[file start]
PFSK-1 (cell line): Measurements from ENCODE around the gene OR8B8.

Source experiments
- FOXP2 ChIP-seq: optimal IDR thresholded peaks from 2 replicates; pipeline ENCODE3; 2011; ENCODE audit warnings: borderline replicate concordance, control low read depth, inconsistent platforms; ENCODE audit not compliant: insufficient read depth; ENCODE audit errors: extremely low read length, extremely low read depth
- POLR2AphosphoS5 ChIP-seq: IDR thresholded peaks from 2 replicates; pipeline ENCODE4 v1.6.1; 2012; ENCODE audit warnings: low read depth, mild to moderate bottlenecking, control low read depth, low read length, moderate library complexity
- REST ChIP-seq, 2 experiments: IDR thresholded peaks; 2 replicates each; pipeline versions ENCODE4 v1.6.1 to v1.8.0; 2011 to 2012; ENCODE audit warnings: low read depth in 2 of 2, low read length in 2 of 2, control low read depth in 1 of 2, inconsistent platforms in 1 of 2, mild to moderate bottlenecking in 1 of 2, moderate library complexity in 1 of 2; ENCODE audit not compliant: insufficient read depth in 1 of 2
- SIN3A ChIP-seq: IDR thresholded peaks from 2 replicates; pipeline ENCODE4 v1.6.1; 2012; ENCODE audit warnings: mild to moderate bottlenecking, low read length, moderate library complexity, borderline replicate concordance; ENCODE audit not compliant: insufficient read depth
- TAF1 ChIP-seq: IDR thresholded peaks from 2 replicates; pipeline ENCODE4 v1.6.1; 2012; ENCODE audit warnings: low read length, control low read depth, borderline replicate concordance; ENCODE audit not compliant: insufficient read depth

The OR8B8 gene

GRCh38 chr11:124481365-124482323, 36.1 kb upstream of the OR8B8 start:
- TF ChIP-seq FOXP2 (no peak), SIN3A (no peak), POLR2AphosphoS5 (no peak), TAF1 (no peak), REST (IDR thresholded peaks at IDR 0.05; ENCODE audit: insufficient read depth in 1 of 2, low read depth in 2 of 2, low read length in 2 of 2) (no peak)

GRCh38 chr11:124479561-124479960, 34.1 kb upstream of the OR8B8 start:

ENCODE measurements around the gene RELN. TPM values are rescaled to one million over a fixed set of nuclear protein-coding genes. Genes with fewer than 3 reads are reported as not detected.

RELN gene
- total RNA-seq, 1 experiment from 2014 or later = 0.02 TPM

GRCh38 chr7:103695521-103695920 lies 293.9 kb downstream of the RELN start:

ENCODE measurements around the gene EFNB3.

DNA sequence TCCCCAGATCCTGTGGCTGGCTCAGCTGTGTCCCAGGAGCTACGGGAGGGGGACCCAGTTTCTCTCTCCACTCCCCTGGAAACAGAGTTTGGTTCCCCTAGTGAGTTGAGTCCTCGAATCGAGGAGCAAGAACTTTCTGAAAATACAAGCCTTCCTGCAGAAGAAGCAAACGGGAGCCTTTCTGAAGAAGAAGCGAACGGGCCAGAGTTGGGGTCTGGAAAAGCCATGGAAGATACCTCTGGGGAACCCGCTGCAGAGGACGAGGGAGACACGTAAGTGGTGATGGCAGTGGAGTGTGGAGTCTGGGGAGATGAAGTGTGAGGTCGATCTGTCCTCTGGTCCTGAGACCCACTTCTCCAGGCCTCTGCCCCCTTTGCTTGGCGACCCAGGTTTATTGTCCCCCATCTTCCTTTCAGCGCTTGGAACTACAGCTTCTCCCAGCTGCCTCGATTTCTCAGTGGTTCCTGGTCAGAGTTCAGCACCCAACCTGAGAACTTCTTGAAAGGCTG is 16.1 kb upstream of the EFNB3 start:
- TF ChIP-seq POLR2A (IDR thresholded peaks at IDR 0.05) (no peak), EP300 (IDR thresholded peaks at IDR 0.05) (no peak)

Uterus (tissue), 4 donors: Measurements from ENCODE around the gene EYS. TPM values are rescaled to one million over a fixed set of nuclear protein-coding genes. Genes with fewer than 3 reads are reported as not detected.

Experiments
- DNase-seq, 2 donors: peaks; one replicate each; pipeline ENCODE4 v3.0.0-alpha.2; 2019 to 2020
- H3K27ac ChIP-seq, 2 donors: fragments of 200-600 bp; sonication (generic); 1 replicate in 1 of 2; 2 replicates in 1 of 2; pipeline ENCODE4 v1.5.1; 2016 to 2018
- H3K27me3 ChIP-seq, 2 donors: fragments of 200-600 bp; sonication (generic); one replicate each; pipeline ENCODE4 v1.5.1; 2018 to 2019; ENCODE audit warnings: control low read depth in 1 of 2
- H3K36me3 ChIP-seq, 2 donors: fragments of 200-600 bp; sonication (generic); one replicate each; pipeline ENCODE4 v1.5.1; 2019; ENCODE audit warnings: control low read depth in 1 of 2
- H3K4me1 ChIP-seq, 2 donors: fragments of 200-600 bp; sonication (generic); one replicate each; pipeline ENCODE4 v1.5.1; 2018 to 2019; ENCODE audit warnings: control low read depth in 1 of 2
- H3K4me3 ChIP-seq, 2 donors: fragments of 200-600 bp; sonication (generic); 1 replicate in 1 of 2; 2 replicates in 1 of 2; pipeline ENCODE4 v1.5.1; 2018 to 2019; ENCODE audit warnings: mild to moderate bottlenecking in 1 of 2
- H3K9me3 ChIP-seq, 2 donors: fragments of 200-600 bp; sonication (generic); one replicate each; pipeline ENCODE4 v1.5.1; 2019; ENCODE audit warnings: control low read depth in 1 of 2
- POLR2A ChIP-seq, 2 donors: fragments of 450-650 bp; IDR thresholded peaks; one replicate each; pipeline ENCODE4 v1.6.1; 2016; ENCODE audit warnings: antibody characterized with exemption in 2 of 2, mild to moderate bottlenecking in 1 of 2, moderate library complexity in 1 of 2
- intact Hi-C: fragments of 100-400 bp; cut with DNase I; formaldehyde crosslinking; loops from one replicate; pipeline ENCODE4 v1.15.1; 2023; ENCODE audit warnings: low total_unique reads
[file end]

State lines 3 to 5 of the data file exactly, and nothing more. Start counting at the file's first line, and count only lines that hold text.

- FOXP2 ChIP-seq: optimal IDR thresholded peaks from 2 replicates; pipeline ENCODE3; 2011; ENCODE audit warnings: borderline replicate concordance, control low read depth, inconsistent platforms; ENCODE audit not compliant: insufficient read depth; ENCODE audit errors: extremely low read length, extremely low read depth
- POLR2AphosphoS5 ChIP-seq: IDR thresholded peaks from 2 replicates; pipeline ENCODE4 v1.6.1; 2012; ENCODE audit warnings: low read depth, mild to moderate bottlenecking, control low read depth, low read length, moderate library complexity
- REST ChIP-seq, 2 experiments: IDR thresholded peaks; 2 replicates each; pipeline versions ENCODE4 v1.6.1 to v1.8.0; 2011 to 2012; ENCODE audit warnings: low read depth in 2 of 2, low read length in 2 of 2, control low read depth in 1 of 2, inconsistent platforms in 1 of 2, mild to moderate bottlenecking in 1 of 2, moderate library complexity in 1 of 2; ENCODE audit not compliant: insufficient read depth in 1 of 2